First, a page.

I managed recently to fill in a few gaps in my Shammi collection, including this film, which is quite enjoyable and even takes a stab at women’s rights issues (although there is no happy ending for a woman who breaks the rules, as usual).
Shammi plays Ashok, the son of a rich businessman (surprise!), who has just returned from several years in Europe. His father assumes he will have a new diet:
He meets up with a neighbor girl named Kavita (Saroja Devi), who travels in a gang of 7 or so giggling college mates, and in true fashion falls for her although she hates him (because he splashed her sari by mistake as he drove past, although he apologizes profusely and offers to replace the sari). Kavita’s sister is already bent on fixing her marriage to Ashok, but Kavita doesn’t want to marry a rich guy who lives on “his father’s crumbs”—which she also tells Ashok.
Ashok, being Shammi, is not about to give up just because the girl doesn’t like him:
He asks his friend Fernandes (Johny Walker) for a job as a mechanic in his garage, explaining that he needs to get a new image. Somehow he manages to convince Kavita that he is Mohan the mechanic, not Ashok the rich loafer. They fall in love, although Ashok continues to annoy Kavita as himself too. Kavita is distressed when her sister insists on fixing her marriage to Ashok, and tells her she will only marry Mohan. Her sister is unimpressed with this idea (“A third-rate motor mechanic?!”). Mohan comforts her with a song (and these puzzling lyrics):
Naturally when his deception is eventually uncovered, Kavita is quite angry. He points out that she’s loved him by one name and hated him by another, but that he’s the same person beneath the names. He talks (and sings) her around in inimitable Shammi fashion, and they get engaged.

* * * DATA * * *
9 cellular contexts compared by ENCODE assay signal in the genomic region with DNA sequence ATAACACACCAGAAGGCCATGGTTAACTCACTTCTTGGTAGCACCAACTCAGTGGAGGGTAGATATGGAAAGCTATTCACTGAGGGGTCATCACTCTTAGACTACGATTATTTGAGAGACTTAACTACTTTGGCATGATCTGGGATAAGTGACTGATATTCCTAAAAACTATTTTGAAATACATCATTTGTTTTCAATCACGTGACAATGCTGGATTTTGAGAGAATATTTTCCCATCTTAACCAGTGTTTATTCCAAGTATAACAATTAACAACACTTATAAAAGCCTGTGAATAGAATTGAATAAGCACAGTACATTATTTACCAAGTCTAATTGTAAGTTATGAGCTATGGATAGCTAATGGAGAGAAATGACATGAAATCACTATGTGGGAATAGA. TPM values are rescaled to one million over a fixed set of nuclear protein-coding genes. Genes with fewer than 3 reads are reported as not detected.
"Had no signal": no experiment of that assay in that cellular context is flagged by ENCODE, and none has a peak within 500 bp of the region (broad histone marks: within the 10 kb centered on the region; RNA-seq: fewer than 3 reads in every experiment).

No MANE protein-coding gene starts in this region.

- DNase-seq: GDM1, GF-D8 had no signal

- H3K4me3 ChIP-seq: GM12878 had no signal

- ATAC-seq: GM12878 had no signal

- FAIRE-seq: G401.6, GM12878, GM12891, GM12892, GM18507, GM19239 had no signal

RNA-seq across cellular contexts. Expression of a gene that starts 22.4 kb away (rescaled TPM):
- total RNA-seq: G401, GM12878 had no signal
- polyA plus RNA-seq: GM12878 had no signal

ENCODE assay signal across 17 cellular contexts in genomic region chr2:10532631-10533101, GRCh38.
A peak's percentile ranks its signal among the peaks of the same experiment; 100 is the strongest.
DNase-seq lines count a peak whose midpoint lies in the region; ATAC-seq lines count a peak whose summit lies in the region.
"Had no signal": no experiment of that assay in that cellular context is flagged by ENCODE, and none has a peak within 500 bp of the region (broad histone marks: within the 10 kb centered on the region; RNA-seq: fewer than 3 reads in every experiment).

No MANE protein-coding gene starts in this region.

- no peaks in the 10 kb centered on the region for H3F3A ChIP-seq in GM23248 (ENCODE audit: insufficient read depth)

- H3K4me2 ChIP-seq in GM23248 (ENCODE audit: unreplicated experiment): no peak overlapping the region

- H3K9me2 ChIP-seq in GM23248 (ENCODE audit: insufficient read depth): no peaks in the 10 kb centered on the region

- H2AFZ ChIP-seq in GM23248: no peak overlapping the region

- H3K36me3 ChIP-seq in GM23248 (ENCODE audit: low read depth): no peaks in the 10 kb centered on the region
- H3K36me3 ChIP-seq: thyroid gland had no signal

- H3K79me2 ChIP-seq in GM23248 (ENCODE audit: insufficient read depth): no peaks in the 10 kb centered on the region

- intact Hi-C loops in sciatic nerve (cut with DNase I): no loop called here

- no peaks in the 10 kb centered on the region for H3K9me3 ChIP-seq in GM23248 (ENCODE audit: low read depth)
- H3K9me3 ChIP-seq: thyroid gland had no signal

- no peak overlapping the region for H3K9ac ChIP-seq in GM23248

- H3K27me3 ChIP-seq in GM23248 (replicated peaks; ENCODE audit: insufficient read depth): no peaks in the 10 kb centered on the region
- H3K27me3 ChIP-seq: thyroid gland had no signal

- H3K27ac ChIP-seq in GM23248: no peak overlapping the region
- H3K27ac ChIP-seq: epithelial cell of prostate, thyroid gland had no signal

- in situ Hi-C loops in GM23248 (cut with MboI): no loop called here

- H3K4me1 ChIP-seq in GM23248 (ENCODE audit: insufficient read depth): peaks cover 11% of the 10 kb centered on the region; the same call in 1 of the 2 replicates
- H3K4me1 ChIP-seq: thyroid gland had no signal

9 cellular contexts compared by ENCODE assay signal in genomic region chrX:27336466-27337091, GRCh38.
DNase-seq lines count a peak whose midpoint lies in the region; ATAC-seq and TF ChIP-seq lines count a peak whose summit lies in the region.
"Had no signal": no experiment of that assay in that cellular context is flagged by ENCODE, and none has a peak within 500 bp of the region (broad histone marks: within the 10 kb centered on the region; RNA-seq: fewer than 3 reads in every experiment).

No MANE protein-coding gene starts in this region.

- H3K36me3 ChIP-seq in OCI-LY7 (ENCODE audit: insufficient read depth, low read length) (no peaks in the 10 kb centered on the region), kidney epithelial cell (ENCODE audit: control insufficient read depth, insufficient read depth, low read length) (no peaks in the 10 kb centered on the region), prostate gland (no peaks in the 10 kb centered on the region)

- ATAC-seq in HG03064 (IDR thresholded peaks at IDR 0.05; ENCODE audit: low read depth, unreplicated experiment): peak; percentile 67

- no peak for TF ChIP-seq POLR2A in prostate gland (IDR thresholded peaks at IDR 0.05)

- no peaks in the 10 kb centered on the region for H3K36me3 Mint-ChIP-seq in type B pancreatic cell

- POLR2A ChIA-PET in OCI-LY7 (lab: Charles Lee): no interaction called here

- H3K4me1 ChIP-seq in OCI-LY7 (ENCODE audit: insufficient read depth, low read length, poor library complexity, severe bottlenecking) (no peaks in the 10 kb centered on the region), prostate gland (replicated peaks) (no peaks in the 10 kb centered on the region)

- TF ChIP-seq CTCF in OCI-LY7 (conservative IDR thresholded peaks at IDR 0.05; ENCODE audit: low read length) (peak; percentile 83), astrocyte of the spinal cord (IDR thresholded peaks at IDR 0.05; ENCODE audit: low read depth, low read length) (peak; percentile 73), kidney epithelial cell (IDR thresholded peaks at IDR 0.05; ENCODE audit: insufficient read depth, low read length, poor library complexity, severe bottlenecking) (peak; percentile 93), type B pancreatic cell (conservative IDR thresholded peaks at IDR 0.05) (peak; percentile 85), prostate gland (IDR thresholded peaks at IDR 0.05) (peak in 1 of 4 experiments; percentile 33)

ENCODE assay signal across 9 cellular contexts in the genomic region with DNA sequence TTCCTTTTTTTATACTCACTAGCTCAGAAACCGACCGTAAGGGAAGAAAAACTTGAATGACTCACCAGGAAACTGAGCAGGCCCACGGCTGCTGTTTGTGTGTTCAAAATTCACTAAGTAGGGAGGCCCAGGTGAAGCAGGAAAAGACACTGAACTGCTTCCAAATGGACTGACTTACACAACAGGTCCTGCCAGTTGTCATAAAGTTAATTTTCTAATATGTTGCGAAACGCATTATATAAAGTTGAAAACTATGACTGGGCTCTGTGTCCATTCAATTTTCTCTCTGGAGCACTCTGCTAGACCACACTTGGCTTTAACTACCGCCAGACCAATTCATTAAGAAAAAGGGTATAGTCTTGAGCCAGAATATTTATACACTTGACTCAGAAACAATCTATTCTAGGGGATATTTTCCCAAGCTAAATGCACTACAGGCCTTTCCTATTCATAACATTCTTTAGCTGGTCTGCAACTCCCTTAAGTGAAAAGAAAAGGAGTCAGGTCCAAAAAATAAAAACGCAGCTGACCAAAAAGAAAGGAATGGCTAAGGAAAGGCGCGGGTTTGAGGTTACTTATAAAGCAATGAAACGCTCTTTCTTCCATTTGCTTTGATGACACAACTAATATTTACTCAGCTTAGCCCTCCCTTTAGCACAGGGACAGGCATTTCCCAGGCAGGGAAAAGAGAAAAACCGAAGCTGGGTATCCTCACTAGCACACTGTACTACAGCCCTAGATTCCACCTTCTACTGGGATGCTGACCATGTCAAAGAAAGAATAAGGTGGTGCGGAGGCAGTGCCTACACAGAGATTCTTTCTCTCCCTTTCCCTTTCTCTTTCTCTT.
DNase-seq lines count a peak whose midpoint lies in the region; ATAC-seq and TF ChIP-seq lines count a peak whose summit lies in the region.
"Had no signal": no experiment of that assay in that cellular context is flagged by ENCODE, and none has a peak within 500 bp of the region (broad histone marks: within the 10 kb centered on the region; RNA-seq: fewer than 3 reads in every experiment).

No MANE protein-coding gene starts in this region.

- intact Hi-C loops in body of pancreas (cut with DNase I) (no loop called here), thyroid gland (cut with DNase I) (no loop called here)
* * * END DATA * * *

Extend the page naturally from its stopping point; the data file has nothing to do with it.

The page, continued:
But, as Beth would put it, there hasn’t been enough Trauma-Drama-O-Rama yet. Ashok is invited to a school friend’s wedding, but soon after his arrival the groom’s father is told about a scandal from the bride’s past (she ran away with another man) and he cancels the wedding. Ashok pleads with them on the bride’s behalf (“Why should she suffer for one mistake?”) which I thought was pretty forward-thinking for 1966, but they leave anyway. After a huge to-do including suicide threats, tears, chest-beating, etc., Ashok marries the bride, Sheila, to save her and her family from dishonor. He keeps repeating his belief that Sheila made one mistake, and why should she have to suffer the rest of her life for it? He says this to his father as well when he brings his new wife home, but his father is enraged and throws them out of the house. Ashok takes Sheila to his old digs at the garage, and they settle in to make a new life.
But what about Kavita? What will she do? Can Ashok live in poverty after growing up in great wealth? Will this tangled web ever be straightened out? Of course it will, but people will have to suffer first. It is a somewhat strange movie—the first half a light-hearted romantic comedy (I’ve left out commentary on the Johny Walker Comic Side Plot because it is pretty standard stuff); and the second half a somewhat grim social commentary on the double standard for women, with Ashok the voice of reason and “modern” thinking. It’s worth seeing though, especially if you are a Shammi fan. Kalyanji-Anandji’s songs are pleasant too, and Johny Walker’s romance with Dhumal’s daughter gives some laughs from the two of them.